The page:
Unable to get out of the mid-20s, Kenseth's night crashed to a halt when he was caught up in the multi-car crash with William Byron and others.

"I don't have any idea what happened with the wreck," Kenseth said. "I just saw everybody wrecking and the track was kind of blocked, so I tried to get down towards the grass. This grass is not the new friendly grass with the rain and all it just kind of dug in and then I hit the car in front of me."

If nothing else, Kenseth had some valuable seat time and has some feedback before this weekend's All-Star Race.

Penalty looming? It's been a season full of midweek penalties for rear window infractions. From Kevin Harvick's Las Vegas penalty to Clint Bowyer's violation at Dover, we've seen multiple penalties for teams pushing the envelope with rear window braces.

Kyle Larson and Chip Ganassi Racing could be the next team to face NASCAR's wrath after Kansas. Following Saturday night's race, the rear window of Larson's No. 42 was buckled quite severely, and a NASCAR official was standing nearby to make sure no one messed with the car before post-race inspection.

Larson believes the damage came from a collision with Ryan Blaney earlier in the race. His left-rear quarter panel was banged in pretty bad from their run-in. NASCAR brought Larson's car back to the R&D Center in Concord, N.C. for further inspection and no decision has yet been made as to whether he'll be penalized. Stay tuned, as NASCAR penalties are typically announced on Wednesdays.

Did you see that? On the cooldown lap, Chase Elliott appeared to take out some frustration with Ricky Stenhouse Jr., giving the driver of the 17 car a pretty big shove in Turn 3. Stenhouse responded by slamming Elliott's door.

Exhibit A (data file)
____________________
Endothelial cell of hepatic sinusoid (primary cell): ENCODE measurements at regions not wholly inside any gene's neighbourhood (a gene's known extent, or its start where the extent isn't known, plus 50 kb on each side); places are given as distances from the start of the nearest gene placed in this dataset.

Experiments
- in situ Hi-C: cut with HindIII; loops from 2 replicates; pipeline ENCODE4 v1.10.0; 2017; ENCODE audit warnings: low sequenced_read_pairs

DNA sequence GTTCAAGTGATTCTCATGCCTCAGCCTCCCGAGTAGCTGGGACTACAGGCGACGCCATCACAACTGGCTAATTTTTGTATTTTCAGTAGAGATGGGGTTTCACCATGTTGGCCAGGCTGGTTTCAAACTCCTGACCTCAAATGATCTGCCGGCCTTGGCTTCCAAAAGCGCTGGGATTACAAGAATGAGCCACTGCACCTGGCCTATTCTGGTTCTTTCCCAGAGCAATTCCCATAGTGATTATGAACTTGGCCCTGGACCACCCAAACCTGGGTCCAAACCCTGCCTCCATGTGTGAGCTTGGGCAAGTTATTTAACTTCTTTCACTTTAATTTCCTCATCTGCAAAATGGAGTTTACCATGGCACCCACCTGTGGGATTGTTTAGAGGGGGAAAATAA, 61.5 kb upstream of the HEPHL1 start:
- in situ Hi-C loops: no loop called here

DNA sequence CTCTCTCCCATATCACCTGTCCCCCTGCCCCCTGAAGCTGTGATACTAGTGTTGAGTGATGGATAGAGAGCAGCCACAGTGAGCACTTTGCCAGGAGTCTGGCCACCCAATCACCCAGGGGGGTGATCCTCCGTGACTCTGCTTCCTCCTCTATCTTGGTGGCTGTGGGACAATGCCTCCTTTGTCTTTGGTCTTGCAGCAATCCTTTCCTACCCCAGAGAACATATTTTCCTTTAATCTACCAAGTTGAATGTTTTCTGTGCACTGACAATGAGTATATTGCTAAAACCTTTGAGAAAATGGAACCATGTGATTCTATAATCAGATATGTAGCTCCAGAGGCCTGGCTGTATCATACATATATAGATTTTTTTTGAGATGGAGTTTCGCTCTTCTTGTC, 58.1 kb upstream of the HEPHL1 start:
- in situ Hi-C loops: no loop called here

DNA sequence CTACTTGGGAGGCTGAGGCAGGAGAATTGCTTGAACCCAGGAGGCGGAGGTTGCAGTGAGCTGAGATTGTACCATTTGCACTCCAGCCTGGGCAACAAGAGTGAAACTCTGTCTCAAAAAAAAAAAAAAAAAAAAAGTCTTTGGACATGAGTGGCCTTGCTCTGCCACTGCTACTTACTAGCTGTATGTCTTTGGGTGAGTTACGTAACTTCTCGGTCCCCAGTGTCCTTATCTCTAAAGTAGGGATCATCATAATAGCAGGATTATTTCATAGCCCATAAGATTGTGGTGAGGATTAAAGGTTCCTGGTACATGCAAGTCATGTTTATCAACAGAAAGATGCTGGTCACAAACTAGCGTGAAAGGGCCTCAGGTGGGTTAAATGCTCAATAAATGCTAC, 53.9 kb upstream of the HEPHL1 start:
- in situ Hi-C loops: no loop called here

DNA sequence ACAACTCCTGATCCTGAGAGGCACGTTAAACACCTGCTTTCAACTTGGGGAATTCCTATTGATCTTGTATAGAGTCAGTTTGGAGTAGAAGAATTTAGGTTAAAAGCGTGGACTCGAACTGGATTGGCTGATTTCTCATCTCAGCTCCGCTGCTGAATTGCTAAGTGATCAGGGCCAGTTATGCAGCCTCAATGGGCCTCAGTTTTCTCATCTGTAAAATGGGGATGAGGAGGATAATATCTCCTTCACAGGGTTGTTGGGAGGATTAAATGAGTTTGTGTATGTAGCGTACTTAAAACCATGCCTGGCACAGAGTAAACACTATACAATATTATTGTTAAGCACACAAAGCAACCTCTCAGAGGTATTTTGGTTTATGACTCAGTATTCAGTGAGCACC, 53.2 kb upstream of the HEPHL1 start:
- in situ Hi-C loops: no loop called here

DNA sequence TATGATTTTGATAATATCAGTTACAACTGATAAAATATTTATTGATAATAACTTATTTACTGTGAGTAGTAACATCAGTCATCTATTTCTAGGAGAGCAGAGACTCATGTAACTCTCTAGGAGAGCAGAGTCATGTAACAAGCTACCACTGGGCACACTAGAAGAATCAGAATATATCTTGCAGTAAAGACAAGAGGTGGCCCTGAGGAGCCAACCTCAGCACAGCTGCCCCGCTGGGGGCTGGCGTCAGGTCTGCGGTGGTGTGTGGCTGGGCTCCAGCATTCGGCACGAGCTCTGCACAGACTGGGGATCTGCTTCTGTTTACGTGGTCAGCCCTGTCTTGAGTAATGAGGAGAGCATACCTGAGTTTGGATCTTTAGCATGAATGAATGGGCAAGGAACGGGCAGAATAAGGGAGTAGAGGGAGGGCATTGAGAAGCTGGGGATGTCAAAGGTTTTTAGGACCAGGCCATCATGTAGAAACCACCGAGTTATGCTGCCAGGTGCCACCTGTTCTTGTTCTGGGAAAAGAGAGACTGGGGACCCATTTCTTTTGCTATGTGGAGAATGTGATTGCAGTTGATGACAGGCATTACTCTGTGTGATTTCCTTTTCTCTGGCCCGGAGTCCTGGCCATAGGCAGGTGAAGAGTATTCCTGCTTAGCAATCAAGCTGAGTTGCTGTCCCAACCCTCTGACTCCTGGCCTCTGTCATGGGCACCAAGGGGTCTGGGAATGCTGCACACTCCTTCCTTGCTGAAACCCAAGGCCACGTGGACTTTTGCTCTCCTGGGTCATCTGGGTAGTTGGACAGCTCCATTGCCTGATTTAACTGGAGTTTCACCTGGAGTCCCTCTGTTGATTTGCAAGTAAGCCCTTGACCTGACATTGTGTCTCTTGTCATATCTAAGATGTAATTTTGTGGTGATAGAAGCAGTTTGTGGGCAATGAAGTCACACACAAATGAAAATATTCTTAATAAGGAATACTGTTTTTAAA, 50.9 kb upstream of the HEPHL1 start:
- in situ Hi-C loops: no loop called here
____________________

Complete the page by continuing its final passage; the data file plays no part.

Afterwards, Elliott stormed down pit road and confronted Stenhouse over what looked like a late block in the closing laps. Fortunately, cooler heads prevailed and no punches were thrown.

Gone but not forgotten: For the NASCAR world, Saturday marked the 18th anniversary of one of the sport's darkest days. On May 12, 2000, fourth-generation racer Adam Petty lost his life in a practice crash at New Hampshire.

On Saturday, droves of NASCAR personalities past and present shared memories of Adam on Twitter, and his father Kyle shared a precious gift he received from Victory Junction at the conclusion of his Kyle Petty Charity Ride.

Social Media Spotlight: As has become a tradition in NASCAR, the spring race at Kansas is run on Saturday night so everyone can get back home for Mother's Day. There's no love quite like that between a mother and her children, and several NASCAR drivers and personalities are celebrating for the first time, including Amy and Dale Earnhardt Jr., who shared this adorable photo with newborn daughter Isla Rose.

The Loganos also enjoyed Mother's Day for the first time as a trio, with Joey sharing a photo of his son and wife Brittany, or as he lovingly referred to her, "Hudson's Hot Mama."

And we'd like to take a second to mention Fast Talk co-host Kyle Petty, who shared a great family photo of himself alongside his sisters and wife Morgan, who is expected to give birth to their first child soon.

Bloomin' Monday: For the tenth time in a dozen tries, Outback will be giving away Bloomin' Onions all day long Monday! Every time Kevin Harvick finishes in the top 10, you win at Outback, so stop in and tell your server you're there for Bloomin' Monday and they'll bring one to your table for free!

Next week: The NASCAR circuit will enjoy the first of two "home" weekends at Charlotte Motor Speedway with the Monster Energy NASCAR All-Star Race. The action gets started with All-Star qualifying that includes a live pit stop on Friday. Three drivers will reach the feature by advancing from the All-Star Open and then it's 80 laps, four segments for $1 million. Oh, and have we mentioned to new restrictor plate and aero package being used for the race? You won't want to miss it!